Born in Amarillo, Texas.
Married to his wife, Abby, for 21 years, and has an 18-year-old daughter named Megan.
Views the job of a lineman as a lifestyle not just a career.
Others describe him as a man of dedication and integrity.
Enjoys playing golf, spending time with his family and helping his daughter with her horses.
Can't live without Klein pliers and a crescent wrench.
Considers the skilled labor shortage and keeping up with technology as the two most significant challenges facing the industry.
First visited the International Lineman's Rodeo in 1993 and considers it one of the most memorable moments of his career.
Right out of high school, I began working for Local 602. I then went to work for L.E. Myers and spent four years in the service. My first job for Xcel Energy was in 1989 with construction services on the traveling high line crew. As a first-year apprentice, I did a little bit of everything, such as framing and setting poles. During that time, I traveled all over the service territory building and maintaining the transmission lines. Then I went to Lubbok, Texas, to become a distribution apprentice and spent 12 years there before moving to Pampa, Texas, where I became a working foreman. After eight years as a working foreman, I was promoted to supervisor II.
Day in the Life
As a supervisor II with Pampa field operations, I have many responsibilities each day. The first thing I do is line the crews out and make sure they have everything they need. I also respond to e-mails, perform crew visits and visit upcoming job sites to make sure they are ready for the linemen.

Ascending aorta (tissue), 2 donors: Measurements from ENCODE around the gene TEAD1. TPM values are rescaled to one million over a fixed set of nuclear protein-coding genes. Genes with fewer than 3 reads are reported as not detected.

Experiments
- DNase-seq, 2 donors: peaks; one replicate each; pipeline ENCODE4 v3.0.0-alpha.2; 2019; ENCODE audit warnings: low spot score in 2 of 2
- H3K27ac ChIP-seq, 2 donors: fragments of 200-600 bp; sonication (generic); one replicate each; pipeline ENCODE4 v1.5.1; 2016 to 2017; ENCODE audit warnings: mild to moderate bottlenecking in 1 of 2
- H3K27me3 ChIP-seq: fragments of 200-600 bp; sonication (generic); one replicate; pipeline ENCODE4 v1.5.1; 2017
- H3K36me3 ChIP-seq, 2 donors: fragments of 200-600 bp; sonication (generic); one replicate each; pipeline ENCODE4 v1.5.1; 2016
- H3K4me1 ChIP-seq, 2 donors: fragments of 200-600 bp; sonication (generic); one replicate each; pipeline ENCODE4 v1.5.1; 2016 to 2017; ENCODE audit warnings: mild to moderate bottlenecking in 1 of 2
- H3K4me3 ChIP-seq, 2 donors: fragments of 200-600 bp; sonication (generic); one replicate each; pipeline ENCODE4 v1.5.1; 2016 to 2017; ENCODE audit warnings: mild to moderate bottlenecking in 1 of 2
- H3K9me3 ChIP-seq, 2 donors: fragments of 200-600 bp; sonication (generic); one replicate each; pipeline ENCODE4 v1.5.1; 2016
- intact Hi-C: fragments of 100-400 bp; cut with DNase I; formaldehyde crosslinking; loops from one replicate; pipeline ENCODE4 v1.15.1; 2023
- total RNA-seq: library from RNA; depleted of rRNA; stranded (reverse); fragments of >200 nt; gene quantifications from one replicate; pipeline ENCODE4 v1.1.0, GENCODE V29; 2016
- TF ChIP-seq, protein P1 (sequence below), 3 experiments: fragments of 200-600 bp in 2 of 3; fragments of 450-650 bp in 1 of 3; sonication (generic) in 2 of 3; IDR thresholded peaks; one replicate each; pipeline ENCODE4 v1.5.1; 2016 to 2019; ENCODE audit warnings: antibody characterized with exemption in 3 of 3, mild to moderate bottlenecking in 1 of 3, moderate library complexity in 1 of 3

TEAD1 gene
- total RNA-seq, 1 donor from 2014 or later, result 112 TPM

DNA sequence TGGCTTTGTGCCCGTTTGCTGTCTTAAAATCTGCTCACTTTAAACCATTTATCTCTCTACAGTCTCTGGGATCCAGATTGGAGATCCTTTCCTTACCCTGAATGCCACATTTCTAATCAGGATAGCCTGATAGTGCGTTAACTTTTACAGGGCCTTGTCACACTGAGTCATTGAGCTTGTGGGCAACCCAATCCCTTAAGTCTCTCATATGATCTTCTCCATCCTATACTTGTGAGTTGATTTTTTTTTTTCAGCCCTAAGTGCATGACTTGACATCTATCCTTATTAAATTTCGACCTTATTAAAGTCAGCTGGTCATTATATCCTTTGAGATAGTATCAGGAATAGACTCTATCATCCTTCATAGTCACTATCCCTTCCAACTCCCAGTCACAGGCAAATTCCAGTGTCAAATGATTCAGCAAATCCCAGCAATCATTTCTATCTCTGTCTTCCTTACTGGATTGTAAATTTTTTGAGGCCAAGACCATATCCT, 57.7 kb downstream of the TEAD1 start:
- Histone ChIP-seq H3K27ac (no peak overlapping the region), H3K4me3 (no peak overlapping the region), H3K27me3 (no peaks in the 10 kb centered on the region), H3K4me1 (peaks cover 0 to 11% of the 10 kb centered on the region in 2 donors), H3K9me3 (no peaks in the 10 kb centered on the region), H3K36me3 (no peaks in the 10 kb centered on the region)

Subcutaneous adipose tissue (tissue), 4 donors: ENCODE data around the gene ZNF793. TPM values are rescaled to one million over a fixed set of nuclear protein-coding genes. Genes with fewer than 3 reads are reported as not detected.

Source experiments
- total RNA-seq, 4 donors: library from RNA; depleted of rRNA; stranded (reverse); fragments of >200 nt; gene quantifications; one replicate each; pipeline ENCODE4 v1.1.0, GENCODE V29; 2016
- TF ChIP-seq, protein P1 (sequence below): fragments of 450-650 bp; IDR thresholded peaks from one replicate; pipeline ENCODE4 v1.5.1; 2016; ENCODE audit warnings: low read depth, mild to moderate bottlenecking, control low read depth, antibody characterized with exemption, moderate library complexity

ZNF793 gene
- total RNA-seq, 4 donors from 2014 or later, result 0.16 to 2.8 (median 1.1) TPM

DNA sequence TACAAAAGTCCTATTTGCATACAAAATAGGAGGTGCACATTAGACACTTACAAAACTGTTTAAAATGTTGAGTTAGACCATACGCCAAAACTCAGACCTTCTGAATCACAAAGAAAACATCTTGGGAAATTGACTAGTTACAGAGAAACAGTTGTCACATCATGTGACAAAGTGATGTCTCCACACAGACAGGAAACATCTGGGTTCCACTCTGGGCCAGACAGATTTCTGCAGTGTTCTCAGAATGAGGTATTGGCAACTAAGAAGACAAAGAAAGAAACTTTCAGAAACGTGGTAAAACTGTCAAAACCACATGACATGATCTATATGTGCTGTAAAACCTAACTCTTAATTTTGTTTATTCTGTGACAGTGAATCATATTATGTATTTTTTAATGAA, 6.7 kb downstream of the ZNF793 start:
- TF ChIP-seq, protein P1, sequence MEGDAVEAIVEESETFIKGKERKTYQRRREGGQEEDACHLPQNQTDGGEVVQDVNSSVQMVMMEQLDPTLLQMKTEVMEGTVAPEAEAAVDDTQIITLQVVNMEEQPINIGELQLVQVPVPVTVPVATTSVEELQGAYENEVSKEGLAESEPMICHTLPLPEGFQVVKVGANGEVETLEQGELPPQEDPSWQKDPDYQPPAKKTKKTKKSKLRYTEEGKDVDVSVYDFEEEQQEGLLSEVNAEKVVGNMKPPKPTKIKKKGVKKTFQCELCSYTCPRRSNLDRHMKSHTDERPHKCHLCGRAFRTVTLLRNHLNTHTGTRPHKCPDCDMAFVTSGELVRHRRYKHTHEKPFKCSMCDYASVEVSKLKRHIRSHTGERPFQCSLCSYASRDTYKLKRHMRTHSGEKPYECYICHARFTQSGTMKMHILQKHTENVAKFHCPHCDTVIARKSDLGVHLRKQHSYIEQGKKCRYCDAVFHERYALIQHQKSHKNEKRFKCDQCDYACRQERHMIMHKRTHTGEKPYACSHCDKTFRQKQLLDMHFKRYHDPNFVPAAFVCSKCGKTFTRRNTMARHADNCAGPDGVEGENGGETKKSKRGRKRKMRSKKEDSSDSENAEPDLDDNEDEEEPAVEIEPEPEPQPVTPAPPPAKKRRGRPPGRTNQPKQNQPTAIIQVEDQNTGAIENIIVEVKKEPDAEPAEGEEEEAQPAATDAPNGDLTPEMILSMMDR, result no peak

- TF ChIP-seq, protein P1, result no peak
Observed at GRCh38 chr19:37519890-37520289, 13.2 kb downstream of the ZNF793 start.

When I came into this business, I knew there was a big push on safety. The number-one thing that we went over is that we wanted everyone to go home safely at the end of the day. As a young journeyman, however, you can get overconfident and start to do things out of the box. You know that it's not right, but you push the envelope. You think that an accident will never happen to you.
For example, one time, I was watching some guys work, and they had no coverup. It was a bad place to be. I didn't say anything, and it bothers me a lot. On that day, I made a conscious decision to never let that happen again. It propelled me to be as strong on safety as I am today.
Somewhere along the line, you have to make a conscious decision to speak up for safety. At our company, we have the saying, “If you see something, then say something.”
In the Family
My grandfather was a lineman out of Local 769. During my childhood, my brother and I would spend our summers with him. He would take us to the job site, and we would have our hard hats on. Then when we got home, my brother and I would put on our hard hats, climb trees and pretend that we were linemen. After watching my grandfather work, I decided I also wanted to be a lineman. I discovered that linemen were a great group of guys, and I liked their camaraderie as well as their respect for my granddad who was running the crews. As I've gotten older, I've continued to look up to him.
I've worked on a lot of storms in my 23 years in the industry, but I'll never forget the ice storm of 1999. So many lines were down in our panhandle region, and crews and contractors worked together to put everything back up. The good thing is that the ice storm was in one day and out the next, so it started to warm up quickly. This caused a problem with mud, however, as we tried to restore the infrastructure. Anything that was feeding the local towns was gone, and it took us a few weeks to do the job. When the first wave came down here, we got power set up to the motels and water treatment plants. That way, the crews would have a place to stay as well. The good news is that everyone walked out of the storm restoration safely, which is always an accomplishment.
Plans for the Future
I've been with the company for 23 years, and I definitely would like to go to the next level in my career, which would be either as a manager or a director at Xcel Energy.